After the lunch break, Professor Francis Ratnieks from West Sussex University, and late of Sheffield University spoke on research projects that have been carried out under his direction.
He gave an overview on his work at Sheffield University using Edale in the Peak district as a mating site to test how far and whether drones or queens would fly out of a valley to mate. His research did indicate that more than half of the drones came from the hives placed in Edale.
Further research on queen drifting indicated that 5% entered the wrong hive if the hives were placed 2 metres apart, the % reduced to 4% if the hives were 5 metres apart and 2% if the hives faced in different directions.
The next research was on queen acceptance into queenless colonies. Research using cages showed acceptance between 53% and 95% depending on the cage used. Trials using direct introduction, without cage, into a heavily smoked colonies that had been queenless for between 1 to 6 days, the acceptance rate increasing the longer the colony was queenless, ie 90% acceptance after 2 days and 100% acceptance after 6 days queenless. No one dared question how many queens he had used in these experiments. It sure is something we could try out back home.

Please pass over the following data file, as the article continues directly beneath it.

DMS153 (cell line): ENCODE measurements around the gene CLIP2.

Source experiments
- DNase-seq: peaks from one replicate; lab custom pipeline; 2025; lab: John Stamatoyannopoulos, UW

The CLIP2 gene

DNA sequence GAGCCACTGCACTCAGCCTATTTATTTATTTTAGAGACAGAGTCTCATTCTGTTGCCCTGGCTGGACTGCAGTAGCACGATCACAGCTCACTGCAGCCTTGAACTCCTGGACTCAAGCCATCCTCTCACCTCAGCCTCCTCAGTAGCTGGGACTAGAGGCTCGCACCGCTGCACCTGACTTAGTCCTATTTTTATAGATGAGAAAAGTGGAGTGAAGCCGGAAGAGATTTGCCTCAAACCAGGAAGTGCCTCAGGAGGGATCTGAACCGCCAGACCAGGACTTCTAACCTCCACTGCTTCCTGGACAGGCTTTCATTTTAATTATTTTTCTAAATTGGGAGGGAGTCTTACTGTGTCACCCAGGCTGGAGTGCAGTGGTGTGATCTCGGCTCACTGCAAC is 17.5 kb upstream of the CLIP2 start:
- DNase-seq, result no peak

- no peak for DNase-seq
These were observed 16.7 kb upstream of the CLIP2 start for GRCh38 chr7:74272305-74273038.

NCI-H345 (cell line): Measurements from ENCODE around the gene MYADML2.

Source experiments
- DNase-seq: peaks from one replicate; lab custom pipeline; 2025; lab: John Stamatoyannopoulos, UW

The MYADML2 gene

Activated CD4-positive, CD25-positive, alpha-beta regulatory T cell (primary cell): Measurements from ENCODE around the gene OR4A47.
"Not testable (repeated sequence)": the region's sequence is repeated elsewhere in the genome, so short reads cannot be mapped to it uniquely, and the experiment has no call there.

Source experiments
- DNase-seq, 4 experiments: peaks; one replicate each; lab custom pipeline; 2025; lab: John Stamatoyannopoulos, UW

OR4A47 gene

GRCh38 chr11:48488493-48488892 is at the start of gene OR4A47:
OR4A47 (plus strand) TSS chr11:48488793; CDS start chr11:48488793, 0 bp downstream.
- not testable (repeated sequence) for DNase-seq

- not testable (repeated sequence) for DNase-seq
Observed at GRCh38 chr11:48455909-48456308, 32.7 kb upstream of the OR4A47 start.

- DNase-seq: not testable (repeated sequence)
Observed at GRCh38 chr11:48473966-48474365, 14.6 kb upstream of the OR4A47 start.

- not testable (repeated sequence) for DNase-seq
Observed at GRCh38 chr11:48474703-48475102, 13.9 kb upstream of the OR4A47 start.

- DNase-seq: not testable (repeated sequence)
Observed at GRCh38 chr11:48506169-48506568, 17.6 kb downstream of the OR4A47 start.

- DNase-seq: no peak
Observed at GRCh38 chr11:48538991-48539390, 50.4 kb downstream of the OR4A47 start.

Hygienic bees research was highlighted. A can with both ends cut out was screwed into comb containing sealed brood, liquid nitrogen was used to kill brood in the area covered by the can. The colonies were then evaluated for the number of dead brood removed. Using DNA tests the drones of hygienic bees can be used to inseminate queens to increase the number of hygienic bees in the colonies.